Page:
Since neither of us is expert in embryology, let me offer a counter-interpretation from someone who is. According to Stanford biologist and Council member William Hurlbut, monozygotic twinning results from a disruption of normal development that provokes a restoration of integrity within two distinct trajectories. Hurlbut states that "twinning is not evidence of the absence of an individual, but of an extraordinary power of compensatory repair that reflects more fully the potency of the individual drive to fullness of form."2 Twinning is a profound testament to the presence and the resilience of the organizing principle of life. The human being can double only because a human being was present from the beginning.

Whereas Nussbaum sarcastically dismisses "the putative dignity of a non-sentient clump of cells," Shell is clear that the early embryo "is not a mere 'collection of cells' that we can injure or dispose of trivially." Nonetheless, she wants to find some narrow window ("the first ten days or so after conception") during which these entities "purposively directed toward fuller human development" might be put to good use, might be treated as a means rather than an end, might be, so to speak, non-trivially disposed of. In a way, I find Shell's position harder to comprehend than Nussbaum's. What does it mean "to respect the human potential of the blastocyst.without granting it the status of a moral person"? For Shell, it seems to mean using early human embryos only for noble purposes like curing cancer.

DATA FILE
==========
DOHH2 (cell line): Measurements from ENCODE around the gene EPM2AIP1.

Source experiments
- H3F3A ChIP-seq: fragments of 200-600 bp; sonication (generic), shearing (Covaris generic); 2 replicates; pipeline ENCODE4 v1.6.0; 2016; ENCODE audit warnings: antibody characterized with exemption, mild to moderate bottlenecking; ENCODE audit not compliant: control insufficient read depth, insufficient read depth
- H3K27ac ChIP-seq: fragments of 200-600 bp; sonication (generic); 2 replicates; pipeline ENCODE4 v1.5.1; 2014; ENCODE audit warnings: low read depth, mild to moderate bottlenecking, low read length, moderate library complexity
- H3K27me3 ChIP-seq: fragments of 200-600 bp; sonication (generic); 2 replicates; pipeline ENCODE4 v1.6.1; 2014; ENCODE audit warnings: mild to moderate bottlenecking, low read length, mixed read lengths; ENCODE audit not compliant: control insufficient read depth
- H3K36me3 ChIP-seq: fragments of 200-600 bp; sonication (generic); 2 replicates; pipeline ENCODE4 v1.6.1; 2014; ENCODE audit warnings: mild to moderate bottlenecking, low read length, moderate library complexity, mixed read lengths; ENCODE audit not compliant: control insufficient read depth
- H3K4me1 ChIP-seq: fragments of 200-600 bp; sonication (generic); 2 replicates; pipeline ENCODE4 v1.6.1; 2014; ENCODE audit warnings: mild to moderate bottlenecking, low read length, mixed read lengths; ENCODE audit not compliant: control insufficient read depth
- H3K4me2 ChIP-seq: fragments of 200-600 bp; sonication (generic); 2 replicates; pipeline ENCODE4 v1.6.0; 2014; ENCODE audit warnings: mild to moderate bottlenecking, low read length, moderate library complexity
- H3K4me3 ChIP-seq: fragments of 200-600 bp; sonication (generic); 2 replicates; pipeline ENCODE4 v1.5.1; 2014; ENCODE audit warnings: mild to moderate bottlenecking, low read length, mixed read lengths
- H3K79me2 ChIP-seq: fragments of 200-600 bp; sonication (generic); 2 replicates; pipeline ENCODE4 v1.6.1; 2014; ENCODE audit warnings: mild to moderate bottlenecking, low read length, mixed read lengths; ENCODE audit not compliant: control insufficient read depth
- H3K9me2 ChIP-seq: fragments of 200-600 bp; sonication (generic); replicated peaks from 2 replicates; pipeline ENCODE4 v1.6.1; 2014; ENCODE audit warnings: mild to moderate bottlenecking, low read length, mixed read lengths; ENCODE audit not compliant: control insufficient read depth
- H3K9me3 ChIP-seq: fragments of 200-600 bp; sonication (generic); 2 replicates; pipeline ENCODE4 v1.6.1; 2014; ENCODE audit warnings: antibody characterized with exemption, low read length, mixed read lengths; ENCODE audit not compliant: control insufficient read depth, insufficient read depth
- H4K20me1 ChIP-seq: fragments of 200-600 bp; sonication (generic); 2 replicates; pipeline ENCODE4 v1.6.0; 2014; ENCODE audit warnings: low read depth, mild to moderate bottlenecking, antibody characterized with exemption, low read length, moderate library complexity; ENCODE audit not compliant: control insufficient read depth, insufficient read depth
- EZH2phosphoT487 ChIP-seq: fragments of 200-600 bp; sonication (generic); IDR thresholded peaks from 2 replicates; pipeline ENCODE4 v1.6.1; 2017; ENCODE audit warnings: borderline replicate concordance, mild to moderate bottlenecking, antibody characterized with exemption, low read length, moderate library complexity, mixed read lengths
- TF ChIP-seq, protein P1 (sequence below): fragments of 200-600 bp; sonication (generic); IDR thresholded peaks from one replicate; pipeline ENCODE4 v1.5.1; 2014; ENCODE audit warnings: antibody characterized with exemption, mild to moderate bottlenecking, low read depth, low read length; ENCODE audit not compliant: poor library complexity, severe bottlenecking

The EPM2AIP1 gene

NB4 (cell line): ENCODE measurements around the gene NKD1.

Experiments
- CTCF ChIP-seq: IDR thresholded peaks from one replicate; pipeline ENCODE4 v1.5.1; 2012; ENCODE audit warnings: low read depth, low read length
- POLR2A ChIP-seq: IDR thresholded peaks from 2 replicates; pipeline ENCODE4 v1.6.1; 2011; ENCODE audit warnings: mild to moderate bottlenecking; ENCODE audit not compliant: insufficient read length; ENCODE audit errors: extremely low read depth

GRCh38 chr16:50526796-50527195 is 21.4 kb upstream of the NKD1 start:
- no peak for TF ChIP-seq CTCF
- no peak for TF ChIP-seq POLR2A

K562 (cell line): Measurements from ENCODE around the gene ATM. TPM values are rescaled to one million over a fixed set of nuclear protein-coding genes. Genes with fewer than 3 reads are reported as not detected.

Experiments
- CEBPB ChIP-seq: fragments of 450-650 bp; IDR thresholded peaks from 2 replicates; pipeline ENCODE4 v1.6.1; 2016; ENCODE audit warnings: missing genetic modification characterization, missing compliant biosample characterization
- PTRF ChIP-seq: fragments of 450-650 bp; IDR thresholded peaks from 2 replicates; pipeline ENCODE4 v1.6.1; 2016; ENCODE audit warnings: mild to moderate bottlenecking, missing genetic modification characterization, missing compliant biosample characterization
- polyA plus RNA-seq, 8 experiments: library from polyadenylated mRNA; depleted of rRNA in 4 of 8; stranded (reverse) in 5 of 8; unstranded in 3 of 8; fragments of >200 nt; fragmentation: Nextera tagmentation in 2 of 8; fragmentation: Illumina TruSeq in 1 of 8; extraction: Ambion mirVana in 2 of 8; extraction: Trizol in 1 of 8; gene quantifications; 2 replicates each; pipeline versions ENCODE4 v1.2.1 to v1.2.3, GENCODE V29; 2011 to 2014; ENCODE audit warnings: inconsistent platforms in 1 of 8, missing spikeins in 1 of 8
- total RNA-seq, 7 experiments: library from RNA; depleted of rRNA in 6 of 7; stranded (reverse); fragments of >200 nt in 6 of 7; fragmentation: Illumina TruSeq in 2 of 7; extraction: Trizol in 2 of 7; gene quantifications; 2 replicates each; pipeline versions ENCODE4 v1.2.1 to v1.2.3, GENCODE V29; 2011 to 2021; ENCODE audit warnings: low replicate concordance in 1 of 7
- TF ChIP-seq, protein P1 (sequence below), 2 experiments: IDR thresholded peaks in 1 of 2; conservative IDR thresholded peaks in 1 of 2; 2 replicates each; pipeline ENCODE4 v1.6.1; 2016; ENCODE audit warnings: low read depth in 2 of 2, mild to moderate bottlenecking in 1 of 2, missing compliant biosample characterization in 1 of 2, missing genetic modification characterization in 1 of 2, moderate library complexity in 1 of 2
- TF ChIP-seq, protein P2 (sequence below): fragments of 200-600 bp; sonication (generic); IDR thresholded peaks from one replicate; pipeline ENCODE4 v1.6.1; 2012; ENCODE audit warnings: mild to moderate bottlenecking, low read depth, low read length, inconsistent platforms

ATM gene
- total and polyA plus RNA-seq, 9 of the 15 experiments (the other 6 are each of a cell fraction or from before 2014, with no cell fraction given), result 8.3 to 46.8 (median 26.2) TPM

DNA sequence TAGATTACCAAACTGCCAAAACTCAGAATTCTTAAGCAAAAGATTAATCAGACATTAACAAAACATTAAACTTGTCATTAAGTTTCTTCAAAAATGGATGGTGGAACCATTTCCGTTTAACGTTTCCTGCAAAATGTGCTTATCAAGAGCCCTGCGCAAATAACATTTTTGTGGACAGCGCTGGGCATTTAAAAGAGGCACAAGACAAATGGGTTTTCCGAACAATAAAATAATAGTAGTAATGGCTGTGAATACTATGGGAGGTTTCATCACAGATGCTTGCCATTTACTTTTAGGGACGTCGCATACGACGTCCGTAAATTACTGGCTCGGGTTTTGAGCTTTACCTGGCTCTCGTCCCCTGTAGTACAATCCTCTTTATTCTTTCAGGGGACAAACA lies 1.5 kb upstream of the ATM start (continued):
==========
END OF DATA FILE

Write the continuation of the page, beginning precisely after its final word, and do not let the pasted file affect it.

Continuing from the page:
Despite marked differences, both Nussbaum and Shell in the end agree that humanity is an acquired not an inherited quality-a matter of becoming not being. Those who haven't become enough may be judged unworthy of continued existence. In fairness to Shell, it should be noted that Nussbaum, despite her evident concern for the severely disabled, puts many more folks in this category than does Shell. While Nussbaum wants legal guardians to cast votes on behalf of the profoundly retarded (it's not hard to predict that they will vote for the party of entitlements), she declares that "we would not accord equal human dignity to a person in a persistent vegetative state, or an anencephalic child, since it would appear that there is no striving there, no reaching out for functioning."